Everyone says that leftovers are the best part of Thanksgiving. While you could make just enough food to feed your friends and family on the big day, you’d miss out on one of the best parts of Thanksgiving: leftovers. Many cooks actually plan to have food left over so they can send it home with guests—or keep it for themselves to enjoy several satisfying post-holiday meals. So what do you do with pounds of leftover turkey, a pile of meaty bones, cranberry sauce destined to hang around for months, pans of stuffing, and cold mashed potatoes? Your Resident Gourmet Newsletter is to share two great recipes destined to give you a helping hand in turning those leftovers into delicious meals that will get you into next week.
There are two basic approaches to leftovers. The first is simple: Store and then reheat everything. The other option is to turn your extras into new dishes, including soups, pot pies, and casseroles. With General Guidelines for Leftovers, these recipes and a little creativity, you can transform leftovers into a completely different feast.
General Guidelines for Leftovers:
No doubt you’ve already had your turkey-stuffing-potatoes-cranberry-sauce sandwich, the official meal of post-Thanksgiving Dinner snack. Even though the perishables may have been in the refrigerator before you settled into an afternoon of football games and coupon clipping, they’re still vulnerable to bacteria, so here is a quick reference on food safety.
- First, it’s a good idea to make sure your refrigerator is at or below 40 degrees Fahrenheit and the freezer is 0 degrees or colder. These temperatures can be checked with an inexpensive refrigerator thermometer. A warmer environment gives bacteria a more hospitable environment to grow, so keep them cold.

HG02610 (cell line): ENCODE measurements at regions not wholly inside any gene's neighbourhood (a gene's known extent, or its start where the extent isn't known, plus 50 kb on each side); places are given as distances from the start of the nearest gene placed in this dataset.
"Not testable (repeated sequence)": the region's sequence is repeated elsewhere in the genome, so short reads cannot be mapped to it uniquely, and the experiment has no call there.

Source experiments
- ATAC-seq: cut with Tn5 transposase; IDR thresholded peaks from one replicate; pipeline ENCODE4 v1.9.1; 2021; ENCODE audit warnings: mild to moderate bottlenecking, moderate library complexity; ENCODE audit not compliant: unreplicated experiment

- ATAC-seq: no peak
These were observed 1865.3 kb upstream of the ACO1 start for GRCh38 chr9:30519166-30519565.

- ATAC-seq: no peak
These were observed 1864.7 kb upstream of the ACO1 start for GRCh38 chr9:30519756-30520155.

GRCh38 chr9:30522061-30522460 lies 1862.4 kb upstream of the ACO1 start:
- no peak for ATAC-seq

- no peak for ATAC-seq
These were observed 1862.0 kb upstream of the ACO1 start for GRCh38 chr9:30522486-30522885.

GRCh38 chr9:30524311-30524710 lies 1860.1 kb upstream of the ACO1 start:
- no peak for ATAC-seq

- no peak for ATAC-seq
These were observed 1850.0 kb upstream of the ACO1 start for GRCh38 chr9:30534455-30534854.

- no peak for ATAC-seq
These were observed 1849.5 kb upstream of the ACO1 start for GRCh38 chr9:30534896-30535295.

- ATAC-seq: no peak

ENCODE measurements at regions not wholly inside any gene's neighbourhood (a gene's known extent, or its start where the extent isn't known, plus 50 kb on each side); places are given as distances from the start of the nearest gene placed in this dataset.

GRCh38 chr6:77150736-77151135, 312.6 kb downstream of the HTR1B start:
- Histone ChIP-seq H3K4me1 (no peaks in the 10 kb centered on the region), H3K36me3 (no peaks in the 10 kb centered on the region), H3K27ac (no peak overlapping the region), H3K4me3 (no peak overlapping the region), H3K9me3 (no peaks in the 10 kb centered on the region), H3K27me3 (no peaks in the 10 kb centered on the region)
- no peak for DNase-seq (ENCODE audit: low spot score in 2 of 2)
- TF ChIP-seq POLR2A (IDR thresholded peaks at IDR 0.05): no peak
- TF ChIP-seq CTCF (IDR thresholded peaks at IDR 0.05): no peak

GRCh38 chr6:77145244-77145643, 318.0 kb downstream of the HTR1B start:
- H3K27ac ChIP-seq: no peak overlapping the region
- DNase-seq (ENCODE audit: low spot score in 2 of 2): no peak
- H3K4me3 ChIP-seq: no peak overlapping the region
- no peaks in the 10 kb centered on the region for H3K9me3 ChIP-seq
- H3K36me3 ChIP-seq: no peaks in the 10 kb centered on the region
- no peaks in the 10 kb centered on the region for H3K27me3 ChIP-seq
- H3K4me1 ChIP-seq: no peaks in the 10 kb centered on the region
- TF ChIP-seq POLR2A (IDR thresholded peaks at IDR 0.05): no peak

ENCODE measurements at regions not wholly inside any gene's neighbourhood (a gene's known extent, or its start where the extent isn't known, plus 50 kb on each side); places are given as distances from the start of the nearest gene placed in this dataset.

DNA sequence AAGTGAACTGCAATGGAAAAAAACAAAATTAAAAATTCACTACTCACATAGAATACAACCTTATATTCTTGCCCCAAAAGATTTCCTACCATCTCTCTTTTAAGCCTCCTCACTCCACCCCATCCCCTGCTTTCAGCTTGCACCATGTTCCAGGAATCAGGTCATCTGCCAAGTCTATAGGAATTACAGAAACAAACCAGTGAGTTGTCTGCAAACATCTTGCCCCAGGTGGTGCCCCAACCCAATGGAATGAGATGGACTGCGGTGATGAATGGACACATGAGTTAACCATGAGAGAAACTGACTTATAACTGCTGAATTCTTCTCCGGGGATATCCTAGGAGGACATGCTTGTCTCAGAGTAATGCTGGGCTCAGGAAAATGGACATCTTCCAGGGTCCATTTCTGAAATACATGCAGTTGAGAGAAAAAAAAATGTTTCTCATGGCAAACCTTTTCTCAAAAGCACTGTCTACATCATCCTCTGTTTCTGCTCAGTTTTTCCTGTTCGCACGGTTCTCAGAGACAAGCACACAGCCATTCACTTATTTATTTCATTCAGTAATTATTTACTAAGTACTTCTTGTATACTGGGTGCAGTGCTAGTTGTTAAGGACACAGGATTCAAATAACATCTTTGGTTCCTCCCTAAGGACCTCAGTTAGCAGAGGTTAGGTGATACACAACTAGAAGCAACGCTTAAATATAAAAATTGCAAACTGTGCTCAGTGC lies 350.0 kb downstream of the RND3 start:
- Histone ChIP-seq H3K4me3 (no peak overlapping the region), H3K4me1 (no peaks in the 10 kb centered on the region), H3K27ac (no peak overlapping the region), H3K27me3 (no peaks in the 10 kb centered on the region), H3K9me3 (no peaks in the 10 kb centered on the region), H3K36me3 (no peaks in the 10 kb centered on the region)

- Cooked poultry can stay refrigerated for three to four days and frozen for four months. After that, it should be thrown away.
- If you cooked ham instead of turkey, sliced leftovers can stay in the fridge for three to four days and in the freezer for one to two months.
- A cheese platter is a nice appetizer or perfect finish to your Thanksgiving feast, and leftover cheeses can be saved. Soft cheeses are OK in the fridge for a week, hard cheeses, like sharp cheddar, are fine for three to four weeks if they’re open.
- When reheating leftovers, Food Safety Guidelines recommends using a meat thermometer to make sure foods are reheated to an internal temperature of at least 165 degrees Fahrenheit.
- That goes for reheating food in the microwave too. If yours doesn’t have a turntable that helps ensure even heating, give the container of food a 180-degree turn halfway through the heating time, to make sure everything gets hot. Wait one minute before testing it with the thermometer.
- The most commonly identified food-borne illnesses are caused by the bacteria trifecta of Campylobacter, Salmonella and E. coli, and by a group of viruses best known as Norwalk-like Viruses. Symptoms of eating foods with these organisms are pretty much the same: diarrhea, abdominal cramps, nausea and sometimes fever and vomiting. So be smart about eating your leftovers and don’t let things linger too long, no matter how tempting they may be.
- Store each dish in its own container to avoid cross-contamination.
- Divide food between small, shallow containers so that it cools down quickly.
- When freezing, use heavy-duty foil and freezer-appropriate containers and bags; wrap items tightly and in a double layer to maintain moisture and prevent freezer burn.
- Store leftovers promptly: The USDA recommends discarding any leftovers that have been at room temperature more than two hours. Do not let leftovers ‘cool off’ before putting them in the refrigerator.